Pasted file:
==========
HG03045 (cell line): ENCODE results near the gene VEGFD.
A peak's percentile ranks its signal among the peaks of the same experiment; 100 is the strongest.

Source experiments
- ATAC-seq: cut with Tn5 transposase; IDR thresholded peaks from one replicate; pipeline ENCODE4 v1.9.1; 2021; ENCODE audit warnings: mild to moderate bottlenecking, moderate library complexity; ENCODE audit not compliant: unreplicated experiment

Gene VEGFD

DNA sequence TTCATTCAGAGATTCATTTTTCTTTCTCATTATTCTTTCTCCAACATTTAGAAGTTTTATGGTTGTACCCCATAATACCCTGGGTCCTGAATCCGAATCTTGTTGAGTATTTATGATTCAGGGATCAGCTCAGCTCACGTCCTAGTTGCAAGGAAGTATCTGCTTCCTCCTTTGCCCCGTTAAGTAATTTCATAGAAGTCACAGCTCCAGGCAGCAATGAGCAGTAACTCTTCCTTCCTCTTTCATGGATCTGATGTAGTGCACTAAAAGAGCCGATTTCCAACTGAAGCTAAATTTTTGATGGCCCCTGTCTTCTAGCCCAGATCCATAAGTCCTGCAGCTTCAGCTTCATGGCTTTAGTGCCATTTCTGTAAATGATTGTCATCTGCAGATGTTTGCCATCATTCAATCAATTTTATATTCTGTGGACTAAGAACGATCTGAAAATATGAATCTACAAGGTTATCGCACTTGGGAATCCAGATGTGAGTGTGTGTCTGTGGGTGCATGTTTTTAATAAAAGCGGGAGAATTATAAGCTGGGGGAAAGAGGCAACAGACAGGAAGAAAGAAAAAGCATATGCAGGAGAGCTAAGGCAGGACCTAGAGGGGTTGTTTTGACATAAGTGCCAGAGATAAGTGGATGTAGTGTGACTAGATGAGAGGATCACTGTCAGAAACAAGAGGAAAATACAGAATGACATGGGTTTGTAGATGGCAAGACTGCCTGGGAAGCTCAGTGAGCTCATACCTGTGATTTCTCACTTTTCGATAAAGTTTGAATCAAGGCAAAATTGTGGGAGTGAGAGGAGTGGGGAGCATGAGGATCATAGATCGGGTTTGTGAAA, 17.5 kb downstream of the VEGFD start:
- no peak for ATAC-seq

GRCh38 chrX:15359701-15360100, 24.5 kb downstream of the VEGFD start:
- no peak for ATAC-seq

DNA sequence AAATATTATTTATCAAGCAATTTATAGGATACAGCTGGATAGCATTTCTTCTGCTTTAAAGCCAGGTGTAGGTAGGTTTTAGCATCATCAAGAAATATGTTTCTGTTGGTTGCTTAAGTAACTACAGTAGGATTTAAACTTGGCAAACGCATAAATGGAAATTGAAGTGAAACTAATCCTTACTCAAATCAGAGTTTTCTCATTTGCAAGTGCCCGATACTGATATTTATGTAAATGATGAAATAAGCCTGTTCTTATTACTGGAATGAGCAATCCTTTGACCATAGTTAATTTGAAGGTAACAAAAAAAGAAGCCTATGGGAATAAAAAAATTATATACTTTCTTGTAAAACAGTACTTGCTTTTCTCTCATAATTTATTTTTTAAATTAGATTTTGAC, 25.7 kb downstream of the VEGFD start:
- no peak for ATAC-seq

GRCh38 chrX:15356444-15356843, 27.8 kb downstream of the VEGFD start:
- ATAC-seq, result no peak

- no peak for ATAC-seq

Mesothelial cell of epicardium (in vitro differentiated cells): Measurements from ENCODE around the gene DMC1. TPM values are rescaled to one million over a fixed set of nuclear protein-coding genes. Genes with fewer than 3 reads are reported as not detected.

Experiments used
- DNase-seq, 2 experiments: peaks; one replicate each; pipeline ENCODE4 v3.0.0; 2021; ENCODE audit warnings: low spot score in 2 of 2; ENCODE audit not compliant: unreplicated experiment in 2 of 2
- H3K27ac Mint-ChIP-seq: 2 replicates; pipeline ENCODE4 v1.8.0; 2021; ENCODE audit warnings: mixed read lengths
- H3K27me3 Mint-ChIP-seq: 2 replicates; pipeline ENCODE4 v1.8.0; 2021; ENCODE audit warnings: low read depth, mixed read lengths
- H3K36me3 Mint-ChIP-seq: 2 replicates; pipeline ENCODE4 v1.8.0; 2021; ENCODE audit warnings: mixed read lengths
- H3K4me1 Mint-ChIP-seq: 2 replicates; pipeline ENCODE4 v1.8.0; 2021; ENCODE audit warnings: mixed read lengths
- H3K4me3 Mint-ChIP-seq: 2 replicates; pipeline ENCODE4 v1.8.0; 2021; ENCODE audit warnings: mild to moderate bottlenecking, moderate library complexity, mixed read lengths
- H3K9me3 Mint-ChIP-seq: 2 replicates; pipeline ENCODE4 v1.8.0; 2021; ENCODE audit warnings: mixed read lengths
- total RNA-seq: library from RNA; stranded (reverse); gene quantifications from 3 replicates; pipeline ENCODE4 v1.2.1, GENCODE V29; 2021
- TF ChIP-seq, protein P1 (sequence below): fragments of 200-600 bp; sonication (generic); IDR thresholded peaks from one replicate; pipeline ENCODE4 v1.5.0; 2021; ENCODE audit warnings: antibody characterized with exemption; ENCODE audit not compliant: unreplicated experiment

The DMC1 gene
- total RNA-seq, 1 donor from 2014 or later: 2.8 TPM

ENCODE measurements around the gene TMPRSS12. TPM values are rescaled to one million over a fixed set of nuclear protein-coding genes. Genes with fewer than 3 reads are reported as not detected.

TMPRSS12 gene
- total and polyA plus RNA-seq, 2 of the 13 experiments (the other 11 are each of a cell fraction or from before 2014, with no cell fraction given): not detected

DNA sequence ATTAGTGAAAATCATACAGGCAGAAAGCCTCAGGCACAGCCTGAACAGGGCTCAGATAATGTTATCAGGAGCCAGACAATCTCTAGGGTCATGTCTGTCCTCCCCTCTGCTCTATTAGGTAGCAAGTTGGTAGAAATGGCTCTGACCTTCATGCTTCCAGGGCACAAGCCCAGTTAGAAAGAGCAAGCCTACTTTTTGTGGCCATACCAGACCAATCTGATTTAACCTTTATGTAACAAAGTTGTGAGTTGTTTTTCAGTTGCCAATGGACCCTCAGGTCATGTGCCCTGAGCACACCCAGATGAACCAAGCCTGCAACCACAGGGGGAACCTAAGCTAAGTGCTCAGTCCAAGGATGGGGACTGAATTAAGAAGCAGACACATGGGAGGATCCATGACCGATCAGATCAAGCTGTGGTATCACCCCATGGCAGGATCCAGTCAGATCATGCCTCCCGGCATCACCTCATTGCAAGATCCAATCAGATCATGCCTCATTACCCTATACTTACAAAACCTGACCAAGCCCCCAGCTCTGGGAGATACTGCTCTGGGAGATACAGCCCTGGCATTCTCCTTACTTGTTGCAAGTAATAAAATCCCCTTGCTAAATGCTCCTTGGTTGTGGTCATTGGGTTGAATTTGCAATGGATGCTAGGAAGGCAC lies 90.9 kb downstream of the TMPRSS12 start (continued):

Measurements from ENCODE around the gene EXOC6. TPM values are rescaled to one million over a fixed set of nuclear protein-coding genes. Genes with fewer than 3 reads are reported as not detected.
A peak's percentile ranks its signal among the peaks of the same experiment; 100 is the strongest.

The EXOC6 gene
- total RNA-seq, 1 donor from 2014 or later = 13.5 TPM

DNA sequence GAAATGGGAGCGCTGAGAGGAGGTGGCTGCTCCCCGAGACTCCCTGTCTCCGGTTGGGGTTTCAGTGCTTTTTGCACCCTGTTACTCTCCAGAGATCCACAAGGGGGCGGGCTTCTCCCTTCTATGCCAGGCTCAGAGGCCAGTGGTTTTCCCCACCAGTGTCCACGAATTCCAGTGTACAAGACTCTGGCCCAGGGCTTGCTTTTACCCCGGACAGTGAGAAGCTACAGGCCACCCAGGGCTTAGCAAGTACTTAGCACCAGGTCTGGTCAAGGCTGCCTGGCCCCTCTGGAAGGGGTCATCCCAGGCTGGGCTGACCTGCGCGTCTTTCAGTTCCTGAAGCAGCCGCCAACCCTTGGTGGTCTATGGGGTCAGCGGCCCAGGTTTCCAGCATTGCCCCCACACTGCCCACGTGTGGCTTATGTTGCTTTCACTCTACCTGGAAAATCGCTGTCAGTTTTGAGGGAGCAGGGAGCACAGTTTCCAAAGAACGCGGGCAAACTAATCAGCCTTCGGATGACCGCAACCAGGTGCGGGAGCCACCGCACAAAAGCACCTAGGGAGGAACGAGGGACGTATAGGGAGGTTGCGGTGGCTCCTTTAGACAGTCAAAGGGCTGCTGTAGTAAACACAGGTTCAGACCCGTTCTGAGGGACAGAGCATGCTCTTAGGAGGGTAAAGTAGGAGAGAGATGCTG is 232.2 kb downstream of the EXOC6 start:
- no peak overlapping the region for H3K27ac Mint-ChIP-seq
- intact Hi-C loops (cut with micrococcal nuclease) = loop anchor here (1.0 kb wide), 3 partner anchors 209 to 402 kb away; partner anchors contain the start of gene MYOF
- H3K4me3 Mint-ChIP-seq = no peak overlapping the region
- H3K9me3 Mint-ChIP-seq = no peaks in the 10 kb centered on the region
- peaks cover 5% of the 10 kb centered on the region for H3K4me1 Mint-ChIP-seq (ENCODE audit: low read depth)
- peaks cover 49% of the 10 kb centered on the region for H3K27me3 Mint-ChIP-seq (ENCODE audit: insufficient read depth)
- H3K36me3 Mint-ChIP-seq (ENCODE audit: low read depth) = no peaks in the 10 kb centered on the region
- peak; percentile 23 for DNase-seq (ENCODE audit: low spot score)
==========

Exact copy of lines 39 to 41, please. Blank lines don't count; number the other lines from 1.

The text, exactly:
- H3K4me3 Mint-ChIP-seq = no peak overlapping the region
- H3K9me3 Mint-ChIP-seq = no peaks in the 10 kb centered on the region
- peaks cover 5% of the 10 kb centered on the region for H3K4me1 Mint-ChIP-seq (ENCODE audit: low read depth)